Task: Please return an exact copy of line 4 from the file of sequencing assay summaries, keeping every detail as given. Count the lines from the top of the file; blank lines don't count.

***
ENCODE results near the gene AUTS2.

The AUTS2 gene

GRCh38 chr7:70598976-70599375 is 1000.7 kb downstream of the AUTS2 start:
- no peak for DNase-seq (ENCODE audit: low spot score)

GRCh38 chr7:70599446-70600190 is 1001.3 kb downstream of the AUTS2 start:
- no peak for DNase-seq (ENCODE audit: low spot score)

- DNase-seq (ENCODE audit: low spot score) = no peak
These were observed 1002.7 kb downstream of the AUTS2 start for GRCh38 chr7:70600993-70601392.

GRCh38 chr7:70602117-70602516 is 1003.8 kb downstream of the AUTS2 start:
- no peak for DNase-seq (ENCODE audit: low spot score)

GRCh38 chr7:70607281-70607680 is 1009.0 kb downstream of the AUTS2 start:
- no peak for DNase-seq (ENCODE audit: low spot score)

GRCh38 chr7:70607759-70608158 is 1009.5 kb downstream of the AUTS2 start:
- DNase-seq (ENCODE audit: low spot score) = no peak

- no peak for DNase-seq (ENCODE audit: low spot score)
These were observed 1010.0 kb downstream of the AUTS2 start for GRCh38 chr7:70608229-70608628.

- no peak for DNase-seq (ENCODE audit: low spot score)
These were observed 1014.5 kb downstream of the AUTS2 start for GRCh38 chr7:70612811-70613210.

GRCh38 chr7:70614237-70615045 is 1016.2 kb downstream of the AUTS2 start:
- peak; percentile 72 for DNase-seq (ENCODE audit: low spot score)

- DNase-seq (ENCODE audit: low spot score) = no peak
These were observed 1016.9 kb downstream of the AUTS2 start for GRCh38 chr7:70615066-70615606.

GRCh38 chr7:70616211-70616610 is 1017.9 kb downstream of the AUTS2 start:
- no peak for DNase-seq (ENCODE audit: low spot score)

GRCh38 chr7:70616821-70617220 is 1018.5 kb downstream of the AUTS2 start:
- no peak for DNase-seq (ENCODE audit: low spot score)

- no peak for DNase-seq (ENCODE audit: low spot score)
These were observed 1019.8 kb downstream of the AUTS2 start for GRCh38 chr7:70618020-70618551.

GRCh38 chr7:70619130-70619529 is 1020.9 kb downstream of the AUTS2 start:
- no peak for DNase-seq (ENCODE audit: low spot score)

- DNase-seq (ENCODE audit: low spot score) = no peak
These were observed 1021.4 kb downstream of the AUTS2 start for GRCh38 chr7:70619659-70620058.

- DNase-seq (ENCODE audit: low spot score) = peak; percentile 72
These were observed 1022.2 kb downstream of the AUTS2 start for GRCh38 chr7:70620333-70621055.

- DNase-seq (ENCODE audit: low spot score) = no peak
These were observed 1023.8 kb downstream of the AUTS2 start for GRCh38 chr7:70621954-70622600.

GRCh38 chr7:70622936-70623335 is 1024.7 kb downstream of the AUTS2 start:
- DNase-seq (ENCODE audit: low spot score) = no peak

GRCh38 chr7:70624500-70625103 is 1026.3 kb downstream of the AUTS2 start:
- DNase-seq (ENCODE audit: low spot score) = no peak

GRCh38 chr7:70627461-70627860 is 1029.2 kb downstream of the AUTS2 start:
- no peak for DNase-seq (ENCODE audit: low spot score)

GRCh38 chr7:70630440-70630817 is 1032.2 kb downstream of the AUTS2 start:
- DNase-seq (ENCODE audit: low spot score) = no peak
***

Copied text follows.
- no peak for DNase-seq (ENCODE audit: low spot score)